Criminal Procedure, public Protector, Witness Protection & Services, Magistrates Courts and (Assessors) Bills: discussion

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Justice and Correctional Services

23 July 1998
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Meeting Summary

A summary of this committee meeting is not yet available.

Meeting report

23 July 1998

Documents handed out
Criminal Procedure Amendment Bill [B59-98]
Public Protector Amendment Bill [B79-98]
Witness Protection and Services Bill [B9-98]
Magistrates Courts Amendment (Assessors) Bill [B33-98]

Public Protector Amendment Bill [B79-98]
Mr de Lange (Chair - ANC) welcomed Ms Mabeko at the meeting, to give a briefing on the Public Protector.

Ms Mabeko thanked the Chair. She pointed out that the Public Protector Act had been drawn up to give effect to the Interim Constitution. It now needs to be amended in line with the Final Constitution. Ms Mabeko proceeded to highlight the relevant amendments. Clause 1 and 2 are amended to remove references to the 1993 Constitution, s3(e) changes as the Constitution no longer refers to the Provisional Public Protector, a section 1A is inserted into clause 4 in consideration of s110 of the Final Constitution. Unlike the Interim Constitution, the Final Constitution makes no provision for joint sittings.

Mr de Lange (Chair - ANC) asked whether Ms Mabeko could explain the substance of clause 4. He said that the amendment removed the specific types of conduct previously mentioned, e.g. maladministration and now referred to "any conduct". An ombudsman should however be specifically empowered and not at liberty to report on simply anything. The Chair said that in his opinion the phrasing was too wide.

Ms Mabeko responded that the phrase was in line with the Constitution and that Mr Fourie from the Public Protector’s Office was prepared to come and explain this to the Committee.

Ms Mabeko continued to Clause 8. She said that it was proposed by the Public Protector’s office on the basis of past experience and investigation problems. Clause 9 stems from the Public Protector’s concern that they may be asked to investigate matters that happened a long time ago and which are therefore difficult to investigate. Hence the two-year time limit suggested in clause 9. sub (I) is in line with the definition of an investigation given in clause 1. The Public Protector wants discretion as to the procedure of the investigation and to decide whether it should be formal or informal. s9(c)(7) deals with circumstances where the Public Protector is not in the office. S9(e)(11) allows the Public Protector to make rules where necessary.

To Mr de Lange’s (Chair - ANC) question whether this was not tantamount to giving them legislative powers, Ms Mabeko replied that the Public Protector merely wanted some discretion to make its own rules. In terms of clause 10 all serious investigations must be reported to Parliament on an ad hoc basis.

The Chair then queried the appointment mechanism of 60% for Deputy Public Protectors, given that s182 of the Constitution referred only to the Public Protector, and asking why the Public Protector wanted more than one deputy.

Ms Mabeko responded that the 60% appointment mechanism was thought to be desirable and that the Act provides for "one or more" deputies.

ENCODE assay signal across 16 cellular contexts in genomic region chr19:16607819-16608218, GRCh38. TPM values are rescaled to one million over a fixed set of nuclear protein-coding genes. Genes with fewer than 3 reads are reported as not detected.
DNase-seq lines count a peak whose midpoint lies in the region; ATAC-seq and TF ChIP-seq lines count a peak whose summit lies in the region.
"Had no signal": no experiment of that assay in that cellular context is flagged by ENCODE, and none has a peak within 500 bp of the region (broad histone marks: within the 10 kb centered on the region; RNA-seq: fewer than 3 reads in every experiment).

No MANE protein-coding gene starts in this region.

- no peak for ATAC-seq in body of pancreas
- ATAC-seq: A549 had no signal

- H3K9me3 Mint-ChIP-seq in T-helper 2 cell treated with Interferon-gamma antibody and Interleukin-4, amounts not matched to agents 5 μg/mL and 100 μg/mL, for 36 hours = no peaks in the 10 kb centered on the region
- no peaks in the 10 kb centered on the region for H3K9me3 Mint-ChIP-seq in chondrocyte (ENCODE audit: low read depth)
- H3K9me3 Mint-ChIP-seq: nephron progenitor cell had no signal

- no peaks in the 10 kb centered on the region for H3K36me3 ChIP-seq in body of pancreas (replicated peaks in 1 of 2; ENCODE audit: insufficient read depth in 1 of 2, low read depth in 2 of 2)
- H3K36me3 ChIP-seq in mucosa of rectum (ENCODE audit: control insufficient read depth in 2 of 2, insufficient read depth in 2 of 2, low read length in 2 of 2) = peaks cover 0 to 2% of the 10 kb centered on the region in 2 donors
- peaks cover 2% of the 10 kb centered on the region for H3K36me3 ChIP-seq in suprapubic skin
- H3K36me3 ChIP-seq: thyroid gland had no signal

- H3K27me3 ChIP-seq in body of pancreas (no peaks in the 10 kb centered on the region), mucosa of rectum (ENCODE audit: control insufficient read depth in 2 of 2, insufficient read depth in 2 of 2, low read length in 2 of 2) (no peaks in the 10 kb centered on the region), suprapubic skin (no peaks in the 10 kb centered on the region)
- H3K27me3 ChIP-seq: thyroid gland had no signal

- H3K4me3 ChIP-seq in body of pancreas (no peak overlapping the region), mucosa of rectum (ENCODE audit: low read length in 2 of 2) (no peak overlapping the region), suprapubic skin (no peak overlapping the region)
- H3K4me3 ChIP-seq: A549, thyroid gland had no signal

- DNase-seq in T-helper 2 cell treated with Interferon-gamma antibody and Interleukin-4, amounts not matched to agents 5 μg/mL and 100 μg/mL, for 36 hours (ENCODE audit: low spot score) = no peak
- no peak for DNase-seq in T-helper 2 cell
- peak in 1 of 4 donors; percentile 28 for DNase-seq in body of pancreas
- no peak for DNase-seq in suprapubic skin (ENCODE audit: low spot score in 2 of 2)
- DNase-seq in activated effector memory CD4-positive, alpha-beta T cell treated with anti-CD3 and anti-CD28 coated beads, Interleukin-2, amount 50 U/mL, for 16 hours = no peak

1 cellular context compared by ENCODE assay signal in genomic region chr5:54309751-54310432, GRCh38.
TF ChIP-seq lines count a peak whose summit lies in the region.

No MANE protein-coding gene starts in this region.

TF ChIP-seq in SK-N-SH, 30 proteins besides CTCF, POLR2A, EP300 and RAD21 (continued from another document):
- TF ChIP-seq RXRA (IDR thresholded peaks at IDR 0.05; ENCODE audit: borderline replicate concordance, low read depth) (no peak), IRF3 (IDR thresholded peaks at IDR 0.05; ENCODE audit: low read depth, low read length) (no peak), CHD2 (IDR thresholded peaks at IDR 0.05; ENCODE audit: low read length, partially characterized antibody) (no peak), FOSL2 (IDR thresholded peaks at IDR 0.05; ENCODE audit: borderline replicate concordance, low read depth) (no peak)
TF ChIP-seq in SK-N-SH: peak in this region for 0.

Mr de Lange (Chair - ANC) said that the Committee would have to consider the documents submitted by the Public Protector’s office to find justification for the numerous changes which had been made. Clause 4 and page 10 (6) to (9) were far reaching and could not be passed in their present form.

Mr Groenewald (FF) asked what the international approach was to the situation raised in sub (6)-(9) and Ms Ngwane (ANC), why the Public Protector needed this investigatory power.

Ms Mabeko responded that the office of the Public Protector felt that their was too much confusion over the status of their investigations, with people refusing to give information on the grounds that they are not proper investigations.

The Chair indicated that this should be resolved by the Bill.

Criminal Procedure Amendment Bill [B59-98]
Mr Labuschagne (Law Advisor) told the committee that s29(5) of the Criminal Procedure Act had been scrapped by the previous amendment, with no substitution. The department felt that this situation was inappropriate and wished to install a temporary piece of legislation pending the report of the South African Law Commission (SALC). Clause 1, he said, by changing the age requirement, cuts the number of children in prison by half. The SAPS cannot investigate a matter within 24 hours and the time period is therefore changed to 48 hours. This is in line with the Constitution. Schedule 8 is new. Mr Labuschagne reminded the committee that it is a temporary schedule and said that often it was not in a child’s best interests to be remanded in custody in a police cell or lockup. The child must be kept safe in prison.

Mr de Lange (Chair - ANC) pointed out that ss6 assumes the availability of places of safety. He asked further whether ss7 meant automatic representation or representation through Legal Aid. He also asked for clarification of ss1 and 2.

Mr Labuschagne (Law Advisor) responded that ss7 referred to Legal Aid representation. In respect of ss1 and 2, s1 deals with the period before the juveniles first appearance and ss2 with the time after the first appearance, once the court has ordered them to be detained under a schedule 8 offence. This is done every 14 days.

Mr de Lange (Chair - ANC) suggested that the matter be checked with Mr Basset who drafted the provision, as his reading had been that the provisions dealt with serious and non-serious offences respectively. He expressed disquiet at the lack of clarity in the provision, which would be difficult for practitioners to read and understand.

Asked why the need for interim legislation, Mr Labuschagne responded that it was not known how long it would take for the SALC to complete its report. He suggested that s71A would probably also be scrapped, as long as s29 can be extended one year at a time.

The Chair suggested that given the provision deals with not only places of safety but a temporary child justice system, submissions were required from relevant people: Sloth-Nielsen, Prof. van Heerden, Anne Skelton, the SALC and child Welfare. To this effect advertisements were to be placed calling for submissions.

Witness Protection Services Bill [B9-98]
Mr Labuschagne told the committee that various submissions had been received in respect of clause 5 which deals with the panel.